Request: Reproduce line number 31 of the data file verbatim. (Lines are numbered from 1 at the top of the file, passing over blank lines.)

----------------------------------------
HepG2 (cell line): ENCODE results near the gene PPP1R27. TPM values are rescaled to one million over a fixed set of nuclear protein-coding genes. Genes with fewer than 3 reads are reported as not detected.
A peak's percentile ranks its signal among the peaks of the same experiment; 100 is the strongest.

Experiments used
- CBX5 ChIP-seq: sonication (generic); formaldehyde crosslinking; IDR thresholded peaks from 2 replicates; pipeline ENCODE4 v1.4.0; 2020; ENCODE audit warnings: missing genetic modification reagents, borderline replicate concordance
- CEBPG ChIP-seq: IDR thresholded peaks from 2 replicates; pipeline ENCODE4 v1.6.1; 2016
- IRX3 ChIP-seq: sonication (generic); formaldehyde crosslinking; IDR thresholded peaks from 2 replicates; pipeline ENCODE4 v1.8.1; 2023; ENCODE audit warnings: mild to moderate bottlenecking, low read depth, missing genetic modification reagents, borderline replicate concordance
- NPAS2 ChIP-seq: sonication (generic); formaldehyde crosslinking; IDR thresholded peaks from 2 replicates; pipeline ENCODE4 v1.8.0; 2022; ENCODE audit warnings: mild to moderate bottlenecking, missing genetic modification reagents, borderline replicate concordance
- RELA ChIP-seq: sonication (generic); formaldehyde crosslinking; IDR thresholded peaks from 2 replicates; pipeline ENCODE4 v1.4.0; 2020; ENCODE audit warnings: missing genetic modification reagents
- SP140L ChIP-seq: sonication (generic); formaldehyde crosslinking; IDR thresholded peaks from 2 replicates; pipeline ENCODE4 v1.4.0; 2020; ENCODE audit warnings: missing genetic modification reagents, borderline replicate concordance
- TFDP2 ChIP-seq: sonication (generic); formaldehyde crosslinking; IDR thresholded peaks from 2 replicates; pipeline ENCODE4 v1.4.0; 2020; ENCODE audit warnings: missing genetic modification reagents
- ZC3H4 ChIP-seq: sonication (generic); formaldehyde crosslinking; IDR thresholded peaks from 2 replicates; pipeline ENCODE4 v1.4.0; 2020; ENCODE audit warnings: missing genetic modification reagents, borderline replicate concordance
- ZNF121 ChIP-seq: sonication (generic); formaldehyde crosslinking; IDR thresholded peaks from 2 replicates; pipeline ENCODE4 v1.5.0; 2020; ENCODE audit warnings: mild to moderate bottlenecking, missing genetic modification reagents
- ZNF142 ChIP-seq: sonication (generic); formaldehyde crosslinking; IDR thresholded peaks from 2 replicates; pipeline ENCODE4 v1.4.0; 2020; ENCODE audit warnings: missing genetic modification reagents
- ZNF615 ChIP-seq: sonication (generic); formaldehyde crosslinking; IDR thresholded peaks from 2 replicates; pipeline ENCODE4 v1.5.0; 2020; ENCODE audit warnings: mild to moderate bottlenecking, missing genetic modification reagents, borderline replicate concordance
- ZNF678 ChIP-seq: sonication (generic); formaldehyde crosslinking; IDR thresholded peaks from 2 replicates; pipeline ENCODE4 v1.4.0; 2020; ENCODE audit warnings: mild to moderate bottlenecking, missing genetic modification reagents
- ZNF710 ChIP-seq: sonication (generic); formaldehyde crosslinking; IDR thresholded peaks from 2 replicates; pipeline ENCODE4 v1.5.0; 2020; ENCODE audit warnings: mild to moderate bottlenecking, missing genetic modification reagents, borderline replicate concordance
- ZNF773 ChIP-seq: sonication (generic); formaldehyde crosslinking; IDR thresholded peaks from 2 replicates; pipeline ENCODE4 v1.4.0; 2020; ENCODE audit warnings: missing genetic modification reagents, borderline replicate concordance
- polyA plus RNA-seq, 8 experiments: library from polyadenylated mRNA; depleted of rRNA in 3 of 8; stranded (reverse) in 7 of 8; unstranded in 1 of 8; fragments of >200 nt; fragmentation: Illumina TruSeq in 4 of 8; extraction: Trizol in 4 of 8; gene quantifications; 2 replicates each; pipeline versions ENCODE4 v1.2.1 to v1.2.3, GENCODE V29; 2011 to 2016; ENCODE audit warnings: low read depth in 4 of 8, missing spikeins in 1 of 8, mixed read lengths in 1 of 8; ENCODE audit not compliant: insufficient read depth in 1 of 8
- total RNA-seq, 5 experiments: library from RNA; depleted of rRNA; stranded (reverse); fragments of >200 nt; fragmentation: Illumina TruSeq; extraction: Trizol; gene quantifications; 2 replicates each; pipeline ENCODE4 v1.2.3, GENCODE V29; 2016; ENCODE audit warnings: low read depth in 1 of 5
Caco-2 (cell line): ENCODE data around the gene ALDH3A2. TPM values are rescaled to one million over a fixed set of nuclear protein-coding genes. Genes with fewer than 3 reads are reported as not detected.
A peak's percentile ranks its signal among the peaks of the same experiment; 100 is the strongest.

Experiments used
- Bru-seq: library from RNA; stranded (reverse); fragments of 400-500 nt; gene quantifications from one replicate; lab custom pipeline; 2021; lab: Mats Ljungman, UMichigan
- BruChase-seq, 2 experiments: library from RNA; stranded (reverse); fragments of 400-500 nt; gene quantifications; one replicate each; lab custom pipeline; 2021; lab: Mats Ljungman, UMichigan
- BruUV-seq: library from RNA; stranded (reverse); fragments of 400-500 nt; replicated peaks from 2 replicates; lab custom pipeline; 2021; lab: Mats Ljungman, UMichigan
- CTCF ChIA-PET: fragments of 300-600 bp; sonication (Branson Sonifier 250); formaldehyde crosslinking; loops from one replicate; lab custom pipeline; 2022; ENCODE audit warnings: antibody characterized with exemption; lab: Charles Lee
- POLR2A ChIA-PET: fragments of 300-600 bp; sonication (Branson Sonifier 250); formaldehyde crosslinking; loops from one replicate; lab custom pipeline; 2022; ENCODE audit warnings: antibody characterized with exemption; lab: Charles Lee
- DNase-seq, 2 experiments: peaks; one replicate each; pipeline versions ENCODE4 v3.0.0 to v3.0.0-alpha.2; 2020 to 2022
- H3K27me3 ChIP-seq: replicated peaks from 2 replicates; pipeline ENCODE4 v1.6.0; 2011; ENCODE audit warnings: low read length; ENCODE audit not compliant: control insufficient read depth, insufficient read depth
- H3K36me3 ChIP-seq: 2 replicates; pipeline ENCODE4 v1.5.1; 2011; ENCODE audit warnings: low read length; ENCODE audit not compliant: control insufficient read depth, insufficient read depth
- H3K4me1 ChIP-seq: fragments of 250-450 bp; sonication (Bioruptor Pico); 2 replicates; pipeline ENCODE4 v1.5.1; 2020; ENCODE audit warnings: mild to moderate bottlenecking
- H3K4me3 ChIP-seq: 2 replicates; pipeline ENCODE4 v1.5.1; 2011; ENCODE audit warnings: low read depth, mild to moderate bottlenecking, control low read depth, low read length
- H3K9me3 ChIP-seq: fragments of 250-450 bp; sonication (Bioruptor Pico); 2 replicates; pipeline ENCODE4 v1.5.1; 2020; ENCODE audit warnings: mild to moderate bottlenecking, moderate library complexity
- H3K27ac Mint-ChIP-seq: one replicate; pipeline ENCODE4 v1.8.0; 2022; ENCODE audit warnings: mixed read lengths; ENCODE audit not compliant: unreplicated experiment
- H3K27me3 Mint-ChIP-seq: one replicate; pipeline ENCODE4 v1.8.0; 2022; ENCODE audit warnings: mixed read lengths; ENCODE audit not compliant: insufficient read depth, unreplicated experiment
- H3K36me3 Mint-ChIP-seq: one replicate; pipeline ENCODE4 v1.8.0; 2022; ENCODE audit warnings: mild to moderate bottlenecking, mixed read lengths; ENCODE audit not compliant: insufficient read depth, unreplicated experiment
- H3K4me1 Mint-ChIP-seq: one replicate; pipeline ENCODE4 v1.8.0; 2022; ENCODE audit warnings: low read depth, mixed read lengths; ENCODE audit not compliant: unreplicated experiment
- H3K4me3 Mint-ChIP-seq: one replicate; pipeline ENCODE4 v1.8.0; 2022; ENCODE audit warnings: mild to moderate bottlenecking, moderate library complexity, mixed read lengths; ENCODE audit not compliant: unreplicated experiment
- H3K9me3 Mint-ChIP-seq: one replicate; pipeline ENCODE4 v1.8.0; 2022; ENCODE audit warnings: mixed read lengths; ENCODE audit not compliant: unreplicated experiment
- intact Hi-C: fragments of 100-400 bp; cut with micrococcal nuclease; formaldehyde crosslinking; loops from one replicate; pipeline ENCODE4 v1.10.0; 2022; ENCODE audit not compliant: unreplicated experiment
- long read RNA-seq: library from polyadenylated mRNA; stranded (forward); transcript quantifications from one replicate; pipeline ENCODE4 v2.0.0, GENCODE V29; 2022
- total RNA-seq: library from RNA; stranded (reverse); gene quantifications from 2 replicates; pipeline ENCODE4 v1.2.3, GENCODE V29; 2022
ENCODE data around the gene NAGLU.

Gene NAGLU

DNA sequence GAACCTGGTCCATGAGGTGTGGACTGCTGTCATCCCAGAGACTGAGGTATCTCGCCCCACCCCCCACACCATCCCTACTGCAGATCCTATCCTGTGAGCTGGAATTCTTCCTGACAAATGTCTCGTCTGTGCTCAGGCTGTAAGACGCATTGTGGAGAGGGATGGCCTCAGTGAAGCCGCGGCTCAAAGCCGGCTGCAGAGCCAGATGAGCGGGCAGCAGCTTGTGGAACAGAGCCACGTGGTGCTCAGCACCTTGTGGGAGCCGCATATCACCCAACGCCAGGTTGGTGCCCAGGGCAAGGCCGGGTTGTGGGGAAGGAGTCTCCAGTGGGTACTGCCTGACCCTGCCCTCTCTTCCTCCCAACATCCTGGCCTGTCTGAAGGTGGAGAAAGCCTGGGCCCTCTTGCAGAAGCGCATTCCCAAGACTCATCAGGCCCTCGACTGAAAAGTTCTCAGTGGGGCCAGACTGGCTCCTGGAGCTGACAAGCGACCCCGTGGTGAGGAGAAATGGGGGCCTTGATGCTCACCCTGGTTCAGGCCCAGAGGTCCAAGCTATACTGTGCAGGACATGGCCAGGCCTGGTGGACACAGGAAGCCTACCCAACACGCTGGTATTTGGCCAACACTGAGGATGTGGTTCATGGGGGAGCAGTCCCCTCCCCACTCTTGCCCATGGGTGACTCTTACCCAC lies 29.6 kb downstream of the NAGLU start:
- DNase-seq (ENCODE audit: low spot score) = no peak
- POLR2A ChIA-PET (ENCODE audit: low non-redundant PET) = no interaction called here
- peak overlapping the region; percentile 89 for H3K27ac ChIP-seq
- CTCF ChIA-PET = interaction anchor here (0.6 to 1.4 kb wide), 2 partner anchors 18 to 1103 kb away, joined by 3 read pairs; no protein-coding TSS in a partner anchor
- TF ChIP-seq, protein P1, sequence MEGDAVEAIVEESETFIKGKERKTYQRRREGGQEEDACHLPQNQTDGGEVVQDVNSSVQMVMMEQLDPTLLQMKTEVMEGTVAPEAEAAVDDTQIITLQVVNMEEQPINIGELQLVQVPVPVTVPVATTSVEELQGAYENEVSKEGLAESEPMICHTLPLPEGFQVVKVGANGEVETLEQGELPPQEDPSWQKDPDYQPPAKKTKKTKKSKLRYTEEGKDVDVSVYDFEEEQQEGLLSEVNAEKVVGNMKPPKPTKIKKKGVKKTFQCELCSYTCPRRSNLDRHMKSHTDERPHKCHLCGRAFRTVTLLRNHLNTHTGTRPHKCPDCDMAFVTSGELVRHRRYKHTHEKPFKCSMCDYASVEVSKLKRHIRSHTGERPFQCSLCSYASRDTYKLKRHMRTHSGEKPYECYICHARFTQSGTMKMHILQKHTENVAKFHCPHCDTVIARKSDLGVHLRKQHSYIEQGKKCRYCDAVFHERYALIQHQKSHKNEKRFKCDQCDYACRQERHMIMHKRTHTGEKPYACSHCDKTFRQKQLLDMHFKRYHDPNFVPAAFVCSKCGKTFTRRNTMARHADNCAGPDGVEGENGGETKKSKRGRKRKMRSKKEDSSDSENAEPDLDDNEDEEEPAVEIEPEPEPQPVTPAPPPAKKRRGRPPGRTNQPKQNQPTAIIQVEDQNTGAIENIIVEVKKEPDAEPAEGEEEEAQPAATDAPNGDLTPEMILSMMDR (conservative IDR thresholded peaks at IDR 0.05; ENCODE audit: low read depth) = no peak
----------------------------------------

- H3K4me1 ChIP-seq: fragments of 250-450 bp; sonication (Bioruptor Pico); 2 replicates; pipeline ENCODE4 v1.5.1; 2020; ENCODE audit warnings: mild to moderate bottlenecking